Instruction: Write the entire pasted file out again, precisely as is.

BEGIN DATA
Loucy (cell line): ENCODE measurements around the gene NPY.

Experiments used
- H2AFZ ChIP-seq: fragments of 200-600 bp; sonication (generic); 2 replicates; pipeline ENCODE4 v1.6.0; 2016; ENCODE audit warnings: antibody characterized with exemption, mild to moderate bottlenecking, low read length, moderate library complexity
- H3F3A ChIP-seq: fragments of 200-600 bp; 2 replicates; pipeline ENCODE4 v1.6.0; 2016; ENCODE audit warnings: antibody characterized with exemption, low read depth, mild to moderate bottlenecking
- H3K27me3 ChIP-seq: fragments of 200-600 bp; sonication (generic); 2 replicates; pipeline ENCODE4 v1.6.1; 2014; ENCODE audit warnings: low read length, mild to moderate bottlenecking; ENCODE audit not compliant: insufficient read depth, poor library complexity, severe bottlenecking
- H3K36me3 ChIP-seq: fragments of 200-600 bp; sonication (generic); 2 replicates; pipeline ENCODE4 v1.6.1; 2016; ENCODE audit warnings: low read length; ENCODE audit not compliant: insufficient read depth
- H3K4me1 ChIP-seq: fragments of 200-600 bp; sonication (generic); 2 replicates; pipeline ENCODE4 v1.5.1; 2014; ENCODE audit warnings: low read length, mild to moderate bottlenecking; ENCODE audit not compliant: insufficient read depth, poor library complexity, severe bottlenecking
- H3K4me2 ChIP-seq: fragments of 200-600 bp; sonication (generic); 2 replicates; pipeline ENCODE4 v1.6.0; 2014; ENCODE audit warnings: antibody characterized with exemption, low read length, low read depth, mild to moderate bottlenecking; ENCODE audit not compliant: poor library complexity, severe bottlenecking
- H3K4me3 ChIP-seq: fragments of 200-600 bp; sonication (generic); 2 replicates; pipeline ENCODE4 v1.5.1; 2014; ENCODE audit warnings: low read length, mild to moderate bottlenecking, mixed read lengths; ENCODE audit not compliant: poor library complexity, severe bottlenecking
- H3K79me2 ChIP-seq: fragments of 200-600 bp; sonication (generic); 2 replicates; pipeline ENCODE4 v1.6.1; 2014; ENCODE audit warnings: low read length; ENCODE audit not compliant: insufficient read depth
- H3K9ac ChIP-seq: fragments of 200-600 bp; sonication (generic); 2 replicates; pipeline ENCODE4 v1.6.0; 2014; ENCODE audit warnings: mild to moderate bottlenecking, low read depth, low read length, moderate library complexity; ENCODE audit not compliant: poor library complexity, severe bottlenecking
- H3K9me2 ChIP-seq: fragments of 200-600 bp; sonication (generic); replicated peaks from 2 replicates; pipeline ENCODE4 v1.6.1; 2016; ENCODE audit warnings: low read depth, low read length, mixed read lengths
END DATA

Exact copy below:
Loucy (cell line): ENCODE measurements around the gene NPY.

Experiments used
- H2AFZ ChIP-seq: fragments of 200-600 bp; sonication (generic); 2 replicates; pipeline ENCODE4 v1.6.0; 2016; ENCODE audit warnings: antibody characterized with exemption, mild to moderate bottlenecking, low read length, moderate library complexity
- H3F3A ChIP-seq: fragments of 200-600 bp; 2 replicates; pipeline ENCODE4 v1.6.0; 2016; ENCODE audit warnings: antibody characterized with exemption, low read depth, mild to moderate bottlenecking
- H3K27me3 ChIP-seq: fragments of 200-600 bp; sonication (generic); 2 replicates; pipeline ENCODE4 v1.6.1; 2014; ENCODE audit warnings: low read length, mild to moderate bottlenecking; ENCODE audit not compliant: insufficient read depth, poor library complexity, severe bottlenecking
- H3K36me3 ChIP-seq: fragments of 200-600 bp; sonication (generic); 2 replicates; pipeline ENCODE4 v1.6.1; 2016; ENCODE audit warnings: low read length; ENCODE audit not compliant: insufficient read depth
- H3K4me1 ChIP-seq: fragments of 200-600 bp; sonication (generic); 2 replicates; pipeline ENCODE4 v1.5.1; 2014; ENCODE audit warnings: low read length, mild to moderate bottlenecking; ENCODE audit not compliant: insufficient read depth, poor library complexity, severe bottlenecking
- H3K4me2 ChIP-seq: fragments of 200-600 bp; sonication (generic); 2 replicates; pipeline ENCODE4 v1.6.0; 2014; ENCODE audit warnings: antibody characterized with exemption, low read length, low read depth, mild to moderate bottlenecking; ENCODE audit not compliant: poor library complexity, severe bottlenecking
- H3K4me3 ChIP-seq: fragments of 200-600 bp; sonication (generic); 2 replicates; pipeline ENCODE4 v1.5.1; 2014; ENCODE audit warnings: low read length, mild to moderate bottlenecking, mixed read lengths; ENCODE audit not compliant: poor library complexity, severe bottlenecking
- H3K79me2 ChIP-seq: fragments of 200-600 bp; sonication (generic); 2 replicates; pipeline ENCODE4 v1.6.1; 2014; ENCODE audit warnings: low read length; ENCODE audit not compliant: insufficient read depth
- H3K9ac ChIP-seq: fragments of 200-600 bp; sonication (generic); 2 replicates; pipeline ENCODE4 v1.6.0; 2014; ENCODE audit warnings: mild to moderate bottlenecking, low read depth, low read length, moderate library complexity; ENCODE audit not compliant: poor library complexity, severe bottlenecking
- H3K9me2 ChIP-seq: fragments of 200-600 bp; sonication (generic); replicated peaks from 2 replicates; pipeline ENCODE4 v1.6.1; 2016; ENCODE audit warnings: low read depth, low read length, mixed read lengths